General Court: No Genuine Use of DRACULA for Vodka
Published in “WTR Daily”, part of World Trademark Review, in June 2014
In European Drinks SA v Office for Harmonisation in the Internal Market (OHIM) (Cases T-495/12 to T-497/12, June 5 2014), the General Court has held that six invoices relating to a period particularly close to the application date of the contested Community trademark (CTM), a photograph and a promotional text did not demonstrate genuine use of the earlier trademark on which the opposition was based.
In February 2009 Alexandrion Grup Romania SRL filed three applications for DRACULA BITE with OHIM for goods in Classes 33 of the Nice Classification (“alcoholic beverages (except beers)”), and services in Classes 35 (“advertising; business management; business administration; administrative services; collection, for others, of alcoholic beverages (except transport thereof) enabling consumers to view and purchase these goods conveniently”) and 39 (“transport; packaging and storage of goods; tour operating and organising”).
In February 2010 European Drinks SA filed notices of opposition based on a national figurative trademark registered in 1995 for, among other things, goods in Classes 33 (“alcoholic beverages (except beers)”) and services in Class 35 (“advertising; business management; business administration; office functions”).
During the examination of the oppositions, European Drinks filed evidence to demonstrate genuine use of its earlier trademark in Romania, namely six invoices from the period from February to April 2009, a photograph and a copy of a promotional text. It did not file any additional evidence, despite being requested to do so.
The Fourth Board of Appeal of OHIM dismissed the action, considering that the documents filed by European Drinks did not demonstrate genuine use of its earlier trademark. The board found that the six invoices, which were the only dated documents, covered a period of only two-and-a-half months and each indicated a sale of 432 units of the products in question bearing the earlier mark (a quantity that was considered marginal, bearing in mind the average monthly consumption of vodka on the Romanian market). European Drinks had not provided any information as to the identity of the companies mentioned on the invoices (Scandic Distilleries SA and SC TGIE) or the link established between itself and these companies. The Board of Appeal also found that the photograph and the promotional text showed a use of the earlier mark in a form which significantly altered the distinctive character of the sign.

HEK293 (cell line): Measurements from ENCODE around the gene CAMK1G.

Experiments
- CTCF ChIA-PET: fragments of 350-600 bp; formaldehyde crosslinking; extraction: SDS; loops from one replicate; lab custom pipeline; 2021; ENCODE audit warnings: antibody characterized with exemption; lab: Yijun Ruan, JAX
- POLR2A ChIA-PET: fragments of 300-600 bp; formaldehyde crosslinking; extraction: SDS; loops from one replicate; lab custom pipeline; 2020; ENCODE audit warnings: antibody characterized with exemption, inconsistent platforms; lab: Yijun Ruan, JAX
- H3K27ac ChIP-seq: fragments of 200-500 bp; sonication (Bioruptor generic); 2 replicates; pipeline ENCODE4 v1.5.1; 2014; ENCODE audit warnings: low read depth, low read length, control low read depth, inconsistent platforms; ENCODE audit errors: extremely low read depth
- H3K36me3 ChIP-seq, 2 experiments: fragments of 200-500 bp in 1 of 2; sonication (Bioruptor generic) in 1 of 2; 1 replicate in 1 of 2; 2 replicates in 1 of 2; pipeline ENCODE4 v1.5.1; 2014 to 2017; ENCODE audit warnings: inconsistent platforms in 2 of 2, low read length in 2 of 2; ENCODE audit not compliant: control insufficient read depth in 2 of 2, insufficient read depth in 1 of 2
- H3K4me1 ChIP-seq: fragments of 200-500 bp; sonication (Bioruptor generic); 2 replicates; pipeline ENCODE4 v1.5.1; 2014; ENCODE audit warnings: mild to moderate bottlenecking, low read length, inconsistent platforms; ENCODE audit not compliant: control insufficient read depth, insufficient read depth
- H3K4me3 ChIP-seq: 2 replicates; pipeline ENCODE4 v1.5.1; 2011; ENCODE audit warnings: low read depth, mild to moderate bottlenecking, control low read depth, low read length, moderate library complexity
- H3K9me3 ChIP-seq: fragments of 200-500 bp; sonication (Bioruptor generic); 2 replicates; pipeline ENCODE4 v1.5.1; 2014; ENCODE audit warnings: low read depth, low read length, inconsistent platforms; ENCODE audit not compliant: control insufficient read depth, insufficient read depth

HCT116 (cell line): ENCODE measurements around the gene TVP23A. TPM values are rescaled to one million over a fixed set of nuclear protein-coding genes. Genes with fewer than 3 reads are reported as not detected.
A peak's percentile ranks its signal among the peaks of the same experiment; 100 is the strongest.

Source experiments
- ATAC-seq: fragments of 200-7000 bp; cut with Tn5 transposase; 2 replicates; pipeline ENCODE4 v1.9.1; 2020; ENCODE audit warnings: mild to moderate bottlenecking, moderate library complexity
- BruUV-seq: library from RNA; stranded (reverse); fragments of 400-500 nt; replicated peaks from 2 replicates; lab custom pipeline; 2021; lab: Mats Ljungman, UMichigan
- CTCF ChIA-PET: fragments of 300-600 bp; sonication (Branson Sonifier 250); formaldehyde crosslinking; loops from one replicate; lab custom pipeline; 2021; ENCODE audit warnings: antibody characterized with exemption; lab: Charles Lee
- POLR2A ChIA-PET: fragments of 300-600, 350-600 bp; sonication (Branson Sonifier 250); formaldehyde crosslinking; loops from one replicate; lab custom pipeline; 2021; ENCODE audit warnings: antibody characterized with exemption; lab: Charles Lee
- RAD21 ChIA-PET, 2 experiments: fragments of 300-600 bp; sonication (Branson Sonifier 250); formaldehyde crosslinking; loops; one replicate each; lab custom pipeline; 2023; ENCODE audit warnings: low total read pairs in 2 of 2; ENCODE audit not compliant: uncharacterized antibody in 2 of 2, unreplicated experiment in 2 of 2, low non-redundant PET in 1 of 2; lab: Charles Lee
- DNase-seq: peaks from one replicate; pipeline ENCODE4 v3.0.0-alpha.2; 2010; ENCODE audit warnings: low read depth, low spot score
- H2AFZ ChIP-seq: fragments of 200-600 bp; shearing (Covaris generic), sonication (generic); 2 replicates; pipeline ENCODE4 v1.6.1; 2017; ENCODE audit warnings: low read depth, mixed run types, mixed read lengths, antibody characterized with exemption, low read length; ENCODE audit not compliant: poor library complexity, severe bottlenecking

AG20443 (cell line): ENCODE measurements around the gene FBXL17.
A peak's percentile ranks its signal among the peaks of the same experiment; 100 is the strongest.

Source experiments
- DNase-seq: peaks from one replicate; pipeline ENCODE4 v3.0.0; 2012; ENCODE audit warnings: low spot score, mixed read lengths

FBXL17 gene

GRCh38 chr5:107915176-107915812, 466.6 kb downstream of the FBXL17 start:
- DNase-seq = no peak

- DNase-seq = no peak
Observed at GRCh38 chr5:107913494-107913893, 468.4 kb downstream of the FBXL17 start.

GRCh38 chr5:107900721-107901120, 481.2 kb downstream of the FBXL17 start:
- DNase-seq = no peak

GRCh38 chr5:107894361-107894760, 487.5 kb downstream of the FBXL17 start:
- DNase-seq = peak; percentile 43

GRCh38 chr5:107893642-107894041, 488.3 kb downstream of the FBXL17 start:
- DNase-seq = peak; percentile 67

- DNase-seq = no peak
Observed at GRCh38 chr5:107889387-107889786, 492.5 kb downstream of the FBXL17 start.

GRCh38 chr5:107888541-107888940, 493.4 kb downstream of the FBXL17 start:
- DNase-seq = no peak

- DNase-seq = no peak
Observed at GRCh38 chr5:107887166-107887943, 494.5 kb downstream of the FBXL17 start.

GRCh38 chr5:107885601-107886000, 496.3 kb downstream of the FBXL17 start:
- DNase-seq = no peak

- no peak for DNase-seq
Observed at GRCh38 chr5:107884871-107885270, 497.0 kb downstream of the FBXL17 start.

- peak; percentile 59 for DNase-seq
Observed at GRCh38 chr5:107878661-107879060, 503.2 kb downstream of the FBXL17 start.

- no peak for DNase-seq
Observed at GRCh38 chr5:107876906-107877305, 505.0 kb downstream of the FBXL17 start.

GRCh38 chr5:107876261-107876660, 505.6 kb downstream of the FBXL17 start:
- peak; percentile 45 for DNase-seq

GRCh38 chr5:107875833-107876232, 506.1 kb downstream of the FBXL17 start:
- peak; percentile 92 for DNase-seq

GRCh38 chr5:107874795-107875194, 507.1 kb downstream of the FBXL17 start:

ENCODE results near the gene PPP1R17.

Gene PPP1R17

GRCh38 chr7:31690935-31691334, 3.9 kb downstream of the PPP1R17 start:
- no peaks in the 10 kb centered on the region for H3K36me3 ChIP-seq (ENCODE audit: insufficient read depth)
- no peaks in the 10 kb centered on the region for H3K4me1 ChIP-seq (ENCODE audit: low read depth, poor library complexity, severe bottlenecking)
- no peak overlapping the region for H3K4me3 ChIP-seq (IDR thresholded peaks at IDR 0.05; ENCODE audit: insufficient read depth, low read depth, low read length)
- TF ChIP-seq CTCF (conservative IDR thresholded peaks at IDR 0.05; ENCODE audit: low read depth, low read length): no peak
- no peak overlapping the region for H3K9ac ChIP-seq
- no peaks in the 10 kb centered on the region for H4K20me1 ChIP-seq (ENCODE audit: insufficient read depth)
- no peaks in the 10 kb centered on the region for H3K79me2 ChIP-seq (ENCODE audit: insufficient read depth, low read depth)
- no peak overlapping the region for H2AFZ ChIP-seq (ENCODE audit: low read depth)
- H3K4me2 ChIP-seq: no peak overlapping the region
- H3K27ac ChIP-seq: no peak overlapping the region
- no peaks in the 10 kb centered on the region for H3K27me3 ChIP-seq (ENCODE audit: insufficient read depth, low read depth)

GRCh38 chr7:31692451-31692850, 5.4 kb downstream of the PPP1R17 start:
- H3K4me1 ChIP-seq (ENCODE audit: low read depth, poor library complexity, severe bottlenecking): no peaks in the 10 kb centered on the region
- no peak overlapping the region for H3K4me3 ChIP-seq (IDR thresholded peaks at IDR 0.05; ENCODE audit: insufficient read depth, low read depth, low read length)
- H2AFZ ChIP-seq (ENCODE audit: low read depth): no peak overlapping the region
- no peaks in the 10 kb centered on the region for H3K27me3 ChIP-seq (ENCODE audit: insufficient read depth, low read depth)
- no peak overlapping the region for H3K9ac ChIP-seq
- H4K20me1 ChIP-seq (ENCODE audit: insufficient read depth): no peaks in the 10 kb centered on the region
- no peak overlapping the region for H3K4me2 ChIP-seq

The General Court upheld the decision of the Board of Appeal based on its case law regarding genuine use, namely that a mark must be used in accordance with its essential function, which is to guarantee the identity of the origin of the goods or services for which it is registered, in order to create or preserve an outlet for those goods or services; genuine use does not include token use for the sole purpose of preserving the rights conferred by the mark. The condition relating to genuine use of a trademark requires that the mark, as protected on the relevant territory, be used publicly and outwardly.
In this case, in relation to the six invoices, the General Court considered that their quantity and the fact that they were issued on dates close to the publication of Alexandrion’s CTM applications could not entirely exclude the possibility of a purely token use of the earlier trademark. In the court’s view, European Drinks could have filed additional evidence which could have supported the information contained in the six invoices on the extent of the use of the earlier trademark, and it was not difficult for European Drinks to obtain such evidence. Moreover, there was nothing in the documents before the court to show that European Drinks claimed that it was impossible to supply other evidence.
The court concluded that the evidence filed, considered as a whole, did not provide sufficient indications of the place, time, extent and nature of use of the earlier trademark. Further, it did not consider it necessary to rule on the question of whether the differences in the form in which the earlier mark was used and the form in which it was registered altered the distinctive character of the mark as it was registered.